In July 2007, DJ Andy Pulzar flew to Thailand to get Lasik surgery performed on his eyes. He did this because it was cheaper than getting it performed in NZ ($5800 in NZ, $2800 in Thailand), and he got a holiday in Thailand & Singapore thrown in for good measure. Of course, being insane he travelled to Thailand by himself, with no one to watch out for him. Would he lose a kidney, a testicle or some other body part? Who knew. Here are his own blog's about the experience.

They are short clips, linked to below (the rest are below the fold).

Part One.

Part Two.
Part Three.
Part Four.
Part Five.
Part Six.
Part Seven.
Part Eight.
Part Nine.


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Sunday, 2 September 2007

Moon over Wellington

While I didn't manage to get any pictures of the bloody moon last week, Foo and a colleague did, and since Foo refuses to have his own blog, I get to present an exclusive set of eclipsed moon pictures! (Click for larger versions.)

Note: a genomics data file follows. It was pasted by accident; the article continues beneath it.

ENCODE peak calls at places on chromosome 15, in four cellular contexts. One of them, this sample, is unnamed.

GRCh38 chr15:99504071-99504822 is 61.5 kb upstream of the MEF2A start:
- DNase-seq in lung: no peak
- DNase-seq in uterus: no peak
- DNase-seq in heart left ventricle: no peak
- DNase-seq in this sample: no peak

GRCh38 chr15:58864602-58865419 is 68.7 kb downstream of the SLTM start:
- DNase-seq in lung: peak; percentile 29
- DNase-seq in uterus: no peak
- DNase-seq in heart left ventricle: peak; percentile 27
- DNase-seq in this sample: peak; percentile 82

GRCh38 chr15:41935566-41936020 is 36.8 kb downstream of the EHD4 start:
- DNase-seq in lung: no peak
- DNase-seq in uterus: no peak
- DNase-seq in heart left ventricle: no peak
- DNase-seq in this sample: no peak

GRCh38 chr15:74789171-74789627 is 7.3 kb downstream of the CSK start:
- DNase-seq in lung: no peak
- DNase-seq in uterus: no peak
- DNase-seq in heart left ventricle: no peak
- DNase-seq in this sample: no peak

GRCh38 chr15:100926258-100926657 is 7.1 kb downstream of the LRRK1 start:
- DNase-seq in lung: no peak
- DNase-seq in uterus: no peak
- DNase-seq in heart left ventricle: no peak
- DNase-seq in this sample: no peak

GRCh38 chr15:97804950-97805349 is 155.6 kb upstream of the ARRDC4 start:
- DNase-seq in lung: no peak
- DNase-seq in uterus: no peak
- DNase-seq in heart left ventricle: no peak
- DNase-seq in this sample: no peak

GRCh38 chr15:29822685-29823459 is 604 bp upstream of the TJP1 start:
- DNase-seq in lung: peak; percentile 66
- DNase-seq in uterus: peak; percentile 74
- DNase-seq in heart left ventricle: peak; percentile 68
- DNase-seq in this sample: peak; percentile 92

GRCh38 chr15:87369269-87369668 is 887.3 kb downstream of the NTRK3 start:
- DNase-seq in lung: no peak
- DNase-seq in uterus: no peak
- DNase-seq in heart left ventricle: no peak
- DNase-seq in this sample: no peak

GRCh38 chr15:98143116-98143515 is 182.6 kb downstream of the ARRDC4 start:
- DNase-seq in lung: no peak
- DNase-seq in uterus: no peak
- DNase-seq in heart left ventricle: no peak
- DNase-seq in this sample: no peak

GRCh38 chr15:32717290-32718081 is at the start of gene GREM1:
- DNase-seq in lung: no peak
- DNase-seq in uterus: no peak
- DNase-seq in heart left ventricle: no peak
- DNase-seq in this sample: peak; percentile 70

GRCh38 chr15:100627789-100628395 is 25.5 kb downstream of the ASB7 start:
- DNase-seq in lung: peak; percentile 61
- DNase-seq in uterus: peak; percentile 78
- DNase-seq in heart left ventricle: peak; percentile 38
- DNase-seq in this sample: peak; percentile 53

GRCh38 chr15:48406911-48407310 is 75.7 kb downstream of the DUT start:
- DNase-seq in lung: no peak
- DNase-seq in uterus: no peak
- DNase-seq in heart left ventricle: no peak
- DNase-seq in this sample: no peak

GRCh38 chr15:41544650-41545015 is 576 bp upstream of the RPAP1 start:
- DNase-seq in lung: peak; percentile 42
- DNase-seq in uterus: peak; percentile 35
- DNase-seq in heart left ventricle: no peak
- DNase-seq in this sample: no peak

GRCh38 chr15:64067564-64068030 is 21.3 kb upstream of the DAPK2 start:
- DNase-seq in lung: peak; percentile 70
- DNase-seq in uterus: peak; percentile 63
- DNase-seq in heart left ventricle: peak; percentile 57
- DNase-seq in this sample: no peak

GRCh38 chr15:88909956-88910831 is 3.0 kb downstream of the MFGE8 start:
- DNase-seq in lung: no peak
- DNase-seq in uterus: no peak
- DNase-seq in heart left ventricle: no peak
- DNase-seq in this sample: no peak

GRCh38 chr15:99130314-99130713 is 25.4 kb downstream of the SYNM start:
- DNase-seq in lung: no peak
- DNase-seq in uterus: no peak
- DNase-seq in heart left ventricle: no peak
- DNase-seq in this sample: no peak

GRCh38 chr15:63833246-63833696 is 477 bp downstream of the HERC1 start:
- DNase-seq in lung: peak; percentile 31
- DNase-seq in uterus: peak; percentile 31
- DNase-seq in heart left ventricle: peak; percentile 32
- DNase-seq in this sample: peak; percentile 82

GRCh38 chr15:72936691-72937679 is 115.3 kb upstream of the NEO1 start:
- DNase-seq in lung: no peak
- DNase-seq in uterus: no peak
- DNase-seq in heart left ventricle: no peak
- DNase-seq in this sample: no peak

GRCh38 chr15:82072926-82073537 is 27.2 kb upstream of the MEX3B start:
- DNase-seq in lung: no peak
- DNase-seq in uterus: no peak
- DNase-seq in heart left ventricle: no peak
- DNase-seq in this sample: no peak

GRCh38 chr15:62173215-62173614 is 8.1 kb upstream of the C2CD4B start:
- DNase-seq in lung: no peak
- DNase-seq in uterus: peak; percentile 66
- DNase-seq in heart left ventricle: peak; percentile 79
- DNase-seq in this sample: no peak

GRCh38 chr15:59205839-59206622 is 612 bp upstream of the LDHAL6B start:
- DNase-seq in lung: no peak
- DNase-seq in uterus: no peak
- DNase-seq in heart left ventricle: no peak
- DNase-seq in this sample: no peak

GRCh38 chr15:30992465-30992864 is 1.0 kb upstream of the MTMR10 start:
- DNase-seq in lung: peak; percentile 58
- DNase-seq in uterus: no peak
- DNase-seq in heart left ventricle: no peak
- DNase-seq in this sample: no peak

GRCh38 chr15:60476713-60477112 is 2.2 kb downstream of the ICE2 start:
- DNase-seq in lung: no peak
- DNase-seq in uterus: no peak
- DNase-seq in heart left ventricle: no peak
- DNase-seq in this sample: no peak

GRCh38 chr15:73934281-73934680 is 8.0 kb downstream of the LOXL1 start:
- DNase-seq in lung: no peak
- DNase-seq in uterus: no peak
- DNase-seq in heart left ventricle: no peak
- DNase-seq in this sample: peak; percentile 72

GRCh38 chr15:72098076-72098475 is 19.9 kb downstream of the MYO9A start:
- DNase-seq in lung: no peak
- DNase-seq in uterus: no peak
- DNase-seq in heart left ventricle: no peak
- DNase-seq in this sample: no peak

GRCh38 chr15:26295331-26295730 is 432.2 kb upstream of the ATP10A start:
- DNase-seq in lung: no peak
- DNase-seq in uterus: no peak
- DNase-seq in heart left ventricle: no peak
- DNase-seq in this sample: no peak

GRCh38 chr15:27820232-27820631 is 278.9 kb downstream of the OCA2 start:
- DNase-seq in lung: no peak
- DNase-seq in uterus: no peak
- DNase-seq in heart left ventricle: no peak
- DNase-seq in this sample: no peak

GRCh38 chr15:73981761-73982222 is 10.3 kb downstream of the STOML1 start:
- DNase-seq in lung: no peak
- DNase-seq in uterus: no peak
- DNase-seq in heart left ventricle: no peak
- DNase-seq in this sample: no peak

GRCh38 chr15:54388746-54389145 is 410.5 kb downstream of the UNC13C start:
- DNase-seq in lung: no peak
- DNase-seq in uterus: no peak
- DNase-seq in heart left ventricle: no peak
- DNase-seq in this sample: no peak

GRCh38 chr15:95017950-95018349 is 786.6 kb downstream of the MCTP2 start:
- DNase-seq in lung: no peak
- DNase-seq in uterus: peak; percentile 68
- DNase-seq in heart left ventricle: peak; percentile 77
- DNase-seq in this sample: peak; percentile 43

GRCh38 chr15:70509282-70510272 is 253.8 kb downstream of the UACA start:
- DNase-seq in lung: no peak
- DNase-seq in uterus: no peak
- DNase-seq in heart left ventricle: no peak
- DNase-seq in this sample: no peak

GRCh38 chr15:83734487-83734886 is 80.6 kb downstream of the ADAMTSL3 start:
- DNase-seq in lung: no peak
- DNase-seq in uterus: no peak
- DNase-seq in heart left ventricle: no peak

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Saturday, 1 September 2007

I'm scared of the night!

Or, at least, I will be, in two months!

As the nightmare that is Halloween approaches, I'm taking part in an RPG event the weekend before: Fright Night!

Two rounds, four games in each round (although, of course you only get to be in one round per game): 20 people go in, and only... 20 people come out!

I wouldn't immediately say I got my first pick of the games... still, Cabin Fever looks like it will be a lot of fun, and I can't wait for Truckstop.

And, as I write, there are still two places open. It's only $20, so if you're in Wellington then, come along!